I often pass this deteriorating barn in Macedon on Route 31 when I am out running errands. Precariously situated on the edge of Wal-mart sprawl, it silently sits empty awaiting it’s fate. I honestly can not recall how long the barn and farm-house has sat empty, but believe it has been a while. Recently a “Land for sale” sign popped up in front of the also empty farm-house, along with a pile of pallets. I have felt very nostalgic about barns lately, and the other day I decided to actually stop and take a picture of this old barn.
There is beauty and history where barns stand.
This old farm relic sitting idly by the hustle and bustle of a Supercenter, and is rather unpretentious. Sure there are prettier barns, barns with cupolas, and fancy windows but there is beauty and history where old barns stand. Standing as a silent reminder of agricultural days gone by in the shadow of big box shopping, It is easy to overlook this barn, with silvery-gray weathered wood siding it blends into the scenery, seemingly a part of the landscape. I sometimes wonder if anyone notices this barn as the drive by on the way to shop for strawberries from Mexico, tube socks from Indonesia and flat screen T.V.s from China.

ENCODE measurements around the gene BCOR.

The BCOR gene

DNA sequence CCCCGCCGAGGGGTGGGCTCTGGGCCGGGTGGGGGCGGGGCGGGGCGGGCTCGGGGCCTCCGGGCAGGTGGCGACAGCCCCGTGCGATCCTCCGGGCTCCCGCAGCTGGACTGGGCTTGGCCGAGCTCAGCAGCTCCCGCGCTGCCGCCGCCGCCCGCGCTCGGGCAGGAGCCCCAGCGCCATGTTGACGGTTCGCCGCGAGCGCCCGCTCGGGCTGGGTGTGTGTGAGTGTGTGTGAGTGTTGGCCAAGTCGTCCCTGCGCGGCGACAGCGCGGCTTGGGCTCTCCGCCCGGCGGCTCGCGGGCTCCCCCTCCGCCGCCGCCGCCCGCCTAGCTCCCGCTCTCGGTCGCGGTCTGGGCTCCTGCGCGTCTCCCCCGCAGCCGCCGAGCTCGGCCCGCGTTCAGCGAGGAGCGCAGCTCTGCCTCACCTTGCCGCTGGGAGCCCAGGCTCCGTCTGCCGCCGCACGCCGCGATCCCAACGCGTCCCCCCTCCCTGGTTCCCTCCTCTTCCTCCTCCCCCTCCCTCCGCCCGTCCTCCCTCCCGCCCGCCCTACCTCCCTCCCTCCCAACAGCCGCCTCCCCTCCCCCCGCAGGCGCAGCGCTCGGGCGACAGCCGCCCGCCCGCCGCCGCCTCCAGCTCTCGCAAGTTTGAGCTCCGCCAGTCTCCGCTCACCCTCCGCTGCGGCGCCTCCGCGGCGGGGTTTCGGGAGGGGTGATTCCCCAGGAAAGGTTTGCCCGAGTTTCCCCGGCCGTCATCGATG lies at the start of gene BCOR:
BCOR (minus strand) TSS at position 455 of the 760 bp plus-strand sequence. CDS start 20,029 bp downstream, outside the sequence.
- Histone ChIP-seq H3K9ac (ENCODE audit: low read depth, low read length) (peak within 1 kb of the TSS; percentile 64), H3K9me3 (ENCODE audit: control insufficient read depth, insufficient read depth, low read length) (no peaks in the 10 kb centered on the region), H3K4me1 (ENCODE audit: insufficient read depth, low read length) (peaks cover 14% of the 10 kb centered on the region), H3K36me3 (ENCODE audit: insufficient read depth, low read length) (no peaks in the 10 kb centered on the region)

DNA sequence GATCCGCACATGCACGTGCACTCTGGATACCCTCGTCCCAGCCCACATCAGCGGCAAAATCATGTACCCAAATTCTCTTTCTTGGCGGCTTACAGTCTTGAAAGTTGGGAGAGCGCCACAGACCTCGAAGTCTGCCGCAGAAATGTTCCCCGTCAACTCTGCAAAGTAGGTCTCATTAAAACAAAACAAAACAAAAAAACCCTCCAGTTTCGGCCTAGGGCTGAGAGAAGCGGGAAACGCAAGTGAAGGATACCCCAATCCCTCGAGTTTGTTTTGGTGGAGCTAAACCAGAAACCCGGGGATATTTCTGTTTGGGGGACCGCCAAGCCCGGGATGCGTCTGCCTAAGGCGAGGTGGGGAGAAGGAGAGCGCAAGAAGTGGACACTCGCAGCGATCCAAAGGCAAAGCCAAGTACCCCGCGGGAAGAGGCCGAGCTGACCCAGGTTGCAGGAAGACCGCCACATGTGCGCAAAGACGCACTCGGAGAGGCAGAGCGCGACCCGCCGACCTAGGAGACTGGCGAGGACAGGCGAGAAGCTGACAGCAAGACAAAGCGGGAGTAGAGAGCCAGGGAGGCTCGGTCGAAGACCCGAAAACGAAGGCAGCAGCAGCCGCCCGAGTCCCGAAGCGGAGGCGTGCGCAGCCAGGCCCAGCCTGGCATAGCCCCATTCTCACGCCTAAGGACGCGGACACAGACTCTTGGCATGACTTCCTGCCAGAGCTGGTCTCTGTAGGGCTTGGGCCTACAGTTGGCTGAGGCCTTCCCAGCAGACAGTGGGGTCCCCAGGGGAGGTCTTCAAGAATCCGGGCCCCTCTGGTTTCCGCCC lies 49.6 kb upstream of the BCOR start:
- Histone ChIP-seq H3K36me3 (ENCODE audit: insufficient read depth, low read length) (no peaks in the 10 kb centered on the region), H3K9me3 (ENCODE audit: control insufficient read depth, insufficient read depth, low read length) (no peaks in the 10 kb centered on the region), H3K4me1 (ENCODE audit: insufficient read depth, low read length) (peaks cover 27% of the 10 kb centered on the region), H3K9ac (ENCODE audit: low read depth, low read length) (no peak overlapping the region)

I can only venture a guess that sooner than later this barn will be lost forever. Daylight can be seen through the boards on all sides of the barn, and it cries for a roof. With a good roof a barn can withstand the elements. Without a solid roof rain seeps into the wood, and the barns days are numbered.
Wooden barns are disappearing from our landscape. It is possible in the near future wooden barns will be a rarity, like covered bridges. Barns are lost everyday, some to fire, other’s are allowed to collapse into heaps of timber, and a few are dismantled, the beautiful worn barn wood re-purposed into rustic furniture and used in the interiors of homes.
I can say with honesty we lose a piece of our own history every time one of these barns disappears from the country side. More than utilitarian structures, wooden barns link us to our past, and remind us of our ties with the people who built them and farmed the land before us.
I hope someone buys this land and farm and does something great with it, I hope they give the barn the TLC it needs to survive, because once it is gone, it will be gone forever.